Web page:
Cory Arcangel: Video Games For Art's Sake

Anyone entering Cory Arcangel’s exhibition “Pro Tools” at New York’s Whitney Museum this week could be excused for thinking they had stepped into a technology morgue.

Anyone entering Cory Arcangel’s exhibition “Pro Tools” at New York’s Whitney Museum this week could be excused for thinking they had stepped into a technology morgue. As the New Yorker’s Andrea K. Scott puts it, Cory finds "abject beauty in the way that modern technology is doomed to obsolescence.”

But for all of his faded, found digital artifacts, Arcangel’s the sort of rare new media artist who creates computerized works with heart and flesh and soul. His work has appeared in museums and galleries the world over, including the New Museum, MOMA, and Galerie Ropac. This week, the Whitney will open a solo show of Arcangel’s work, a remarkable achievement for an artist who’s just turned thirty-three – and especially for one best known for art based on video games. (Haters take note: the National Endowment for the Arts recently paused the the debate about video-games-as-art with a stamp of approval.)

From “Pro Tools” at the Whitney Museum.

Arcangel came to prominence in the late nineties with a series of works made by hacking Nintendo game cartridges. Among these, he is perhaps best known for Super Mario Clouds, a hacked Mario game wherein all game sprites except the clouds have been erased. In this period, working in collaboration with Paul B. Davis and their programming ensemble BEIGE, Arcangel began developing an aesthetic for the age of recurring technological desuetude for which he’s now celebrated.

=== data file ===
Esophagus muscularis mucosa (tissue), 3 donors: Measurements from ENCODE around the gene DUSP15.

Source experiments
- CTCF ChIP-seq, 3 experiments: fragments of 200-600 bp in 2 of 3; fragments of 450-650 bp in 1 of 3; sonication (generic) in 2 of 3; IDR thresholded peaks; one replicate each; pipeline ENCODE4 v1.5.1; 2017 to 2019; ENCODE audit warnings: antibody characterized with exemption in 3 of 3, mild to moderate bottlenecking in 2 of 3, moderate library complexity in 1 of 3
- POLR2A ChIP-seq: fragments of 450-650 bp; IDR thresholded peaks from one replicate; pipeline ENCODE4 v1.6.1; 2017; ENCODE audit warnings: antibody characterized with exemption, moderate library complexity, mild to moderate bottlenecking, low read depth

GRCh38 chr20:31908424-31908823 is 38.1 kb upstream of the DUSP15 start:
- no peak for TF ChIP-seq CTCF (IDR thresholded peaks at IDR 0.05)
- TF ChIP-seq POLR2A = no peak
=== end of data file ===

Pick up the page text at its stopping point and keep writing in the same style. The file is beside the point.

Over the last decade, the scope of Arcangel’s aesthetic saw incredible evolution. Moving forward from the early videogame pieces, Cory’s work grew to embrace the beautiful, unfiltered human id piped into homes via the Internet. In works like Arnold Schoenberg’s, Drei Klavierstücke, op. 11-I played by cats on pianos, Cory edited together YouTube clips of the titular animal playing the great Austrian composer’s music. Other Internet works like Sorry I Haven’t Posted skewer unexamined Internet habits. In that piece, Arcangel wrote a program to search and re-blog every blog post titled or leading with the line “sorry I haven’t posted.”

Arcangel’s work also raises questions about his chosen medium. Pieces like Video Painting and Photoshop CS: 110 by 72 inches, 300 DPI, RGB, square pixels, default gradient “Spectrum”, mousedown y=1098 x=1749.9, mouse up y=0 x=4160, a canvas depicting a simple rainbow gradient, address the role technology plays in facilitating art appreciation: his title reveals the simple mouse movement needed to produce the gradient effect in Photoshop. In the series to which this piece belongs, Adult Contemporary, Arcangel’s works address the modern artist’s interaction with digital tools. Whereas his early work subverted consumer electronics, the pieces in his Adult Contemporary series, like the work of the net artists JODI and Alexei Shulgin, see Arcangel using technology to make art in a willfully uneducated manner.

Unlike programming, “art is totally impractical,” he tells Motherboard, “and you never know if the result is the best result. Anytime somebody makes anything they should be congratulated because it’s such chaos, to be able to position yourself at all to produce something.”

It’s this willingness to locate his work in the uncharted, messy territory of the digital age that makes Arcangel so worth congratulating. At once conceptually rigorous, serendipitous and quietly funny, his work offers a chance to look again at that world, and notice, for instance, the sublime beauty in a video game cloud.